Vanessa Carlton gets intimate in Boston


Courtesy of Eddie Chacon

Grammy-nominated artist Vanessa Carlton descended on The Sinclair in Cambridge Monday night as her latest installment of her tour, promoting her new album “Liberman,” which was released in Oct. 2016.

“Liberman” is comprised of indie-pop songs, a sound that is almost a complete 180 from her initial debut in the early 2000’s as a sugar-sweet pop sensation. Most of the tracks on her recent album had a slower tempo, which helps put the listener in a dreamy state of mind. As Carlton’s voice sailed over each note, she drew listeners further into that dream-like state.


The 36-year-old singer-songwriter kicked off the night with her 2002 chart topper “A Thousand Miles.” The young audience swayed as they sang along, still remembering the lyrics after 15 years.


The album was named after her Carlton’s grandfather, who was an artist, war veteran and a driving force behind her music. The singer said she only recently found out from her mother that her grandfather legally changed his name to Liberman after returning from war.

“My family is the type where we just kind of drop bombs over breakfast and it’s like in the most random times, random years,” she said in between songs.


In the beginning of the show, Carlton also explained that she wanted the album to take the listener to a fantasyland that made them forget about their surroundings.


“It’s like one of those walking albums,” Carlton said. “I wanted it to be like when you walk with your headphones on and you go into that zone.”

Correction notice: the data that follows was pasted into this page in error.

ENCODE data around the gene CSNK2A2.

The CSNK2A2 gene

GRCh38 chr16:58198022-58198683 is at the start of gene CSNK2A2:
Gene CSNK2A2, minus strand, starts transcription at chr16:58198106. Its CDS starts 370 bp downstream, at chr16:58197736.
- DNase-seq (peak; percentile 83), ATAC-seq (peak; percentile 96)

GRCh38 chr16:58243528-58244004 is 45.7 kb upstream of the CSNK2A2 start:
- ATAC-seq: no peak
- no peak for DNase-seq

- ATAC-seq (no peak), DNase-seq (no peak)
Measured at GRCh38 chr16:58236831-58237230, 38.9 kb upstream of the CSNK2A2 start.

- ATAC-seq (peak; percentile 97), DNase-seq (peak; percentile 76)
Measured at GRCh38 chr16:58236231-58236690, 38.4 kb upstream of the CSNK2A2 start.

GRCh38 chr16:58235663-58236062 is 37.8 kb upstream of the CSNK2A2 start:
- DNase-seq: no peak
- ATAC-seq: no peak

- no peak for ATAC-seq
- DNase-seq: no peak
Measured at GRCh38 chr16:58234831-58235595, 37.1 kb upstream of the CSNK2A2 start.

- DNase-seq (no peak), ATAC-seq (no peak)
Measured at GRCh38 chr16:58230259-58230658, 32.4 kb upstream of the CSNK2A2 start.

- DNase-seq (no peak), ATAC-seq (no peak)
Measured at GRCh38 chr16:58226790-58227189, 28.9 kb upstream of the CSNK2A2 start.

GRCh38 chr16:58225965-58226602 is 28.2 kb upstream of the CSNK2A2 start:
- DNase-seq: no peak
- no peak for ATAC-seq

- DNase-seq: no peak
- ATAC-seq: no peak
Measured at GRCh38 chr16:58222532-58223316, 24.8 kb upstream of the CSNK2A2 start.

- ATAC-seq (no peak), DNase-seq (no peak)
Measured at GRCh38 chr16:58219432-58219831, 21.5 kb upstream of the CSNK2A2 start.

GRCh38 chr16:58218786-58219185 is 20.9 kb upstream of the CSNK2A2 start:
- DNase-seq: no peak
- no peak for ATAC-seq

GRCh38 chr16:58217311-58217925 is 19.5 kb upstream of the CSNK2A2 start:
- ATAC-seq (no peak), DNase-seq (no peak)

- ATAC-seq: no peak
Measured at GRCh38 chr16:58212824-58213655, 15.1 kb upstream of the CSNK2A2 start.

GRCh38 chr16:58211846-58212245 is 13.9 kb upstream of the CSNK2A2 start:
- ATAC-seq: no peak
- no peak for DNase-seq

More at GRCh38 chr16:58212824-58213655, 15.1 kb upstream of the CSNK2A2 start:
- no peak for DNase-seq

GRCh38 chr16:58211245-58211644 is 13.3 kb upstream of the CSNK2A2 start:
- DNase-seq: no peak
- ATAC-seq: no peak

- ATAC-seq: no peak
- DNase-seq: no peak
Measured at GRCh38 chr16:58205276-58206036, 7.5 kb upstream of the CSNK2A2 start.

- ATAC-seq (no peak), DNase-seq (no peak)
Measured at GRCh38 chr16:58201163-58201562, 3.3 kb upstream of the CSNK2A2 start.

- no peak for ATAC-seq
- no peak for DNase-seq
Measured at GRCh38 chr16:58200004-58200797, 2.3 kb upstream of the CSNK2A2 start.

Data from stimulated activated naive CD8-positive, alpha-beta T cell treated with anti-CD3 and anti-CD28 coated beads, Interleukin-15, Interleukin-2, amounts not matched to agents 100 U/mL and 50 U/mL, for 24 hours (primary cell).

Before performing most of the songs, Carlton paused to take a sip of red wine and explain to the crowd what inspired her to write the song. Everything she sang contained a powerful message about issues that were important to her, such as family and human rights.

As she was about to perform “Who’s To Say,” a song about LGBTQ rights, she gestured to the audience and said that we are all equal.


“Everyone gets to be who they are, so when I sing it, it means everybody because we’re all connected. We are all connected,” she said.


The singer also took a moment to talk about her family and her life growing up in a rural town in Pennsylvania. She reminisced on some of her childhood memories, sharing that she found pleasures in small moments of life that she shared with her family, like staying in a cabin that was family-owned. During her set she remembered the high number of willow trees that surrounded the cabin and how they made up a large part of the surrounding landscape.  


Memories like this from her youth inspired the song “Willows,” which the singer said was an ode to the type of lifestyle she believed her mother wanted to create.


Perhaps one of the most memorable things from Carlton’s performance was a print of an oil painting that acted as the backdrop of the stage. The painting was of a woman with her bare breasts exposed and dirty blonde hair flowing loosely around her ears. According to Carlton, her grandfather depicted the same woman in three separate paintings and shared that they had acted as a source of inspiration during her songwriting.


Carlton has come a long way since 2002 by not only releasing more albums and going on tour, but by becoming a mother and raising a two-year-old daughter alongside her husband.
After Cambridge, Carlton is traveling to cities such as New York City, Philadelphia and Los Angeles to continue her tour.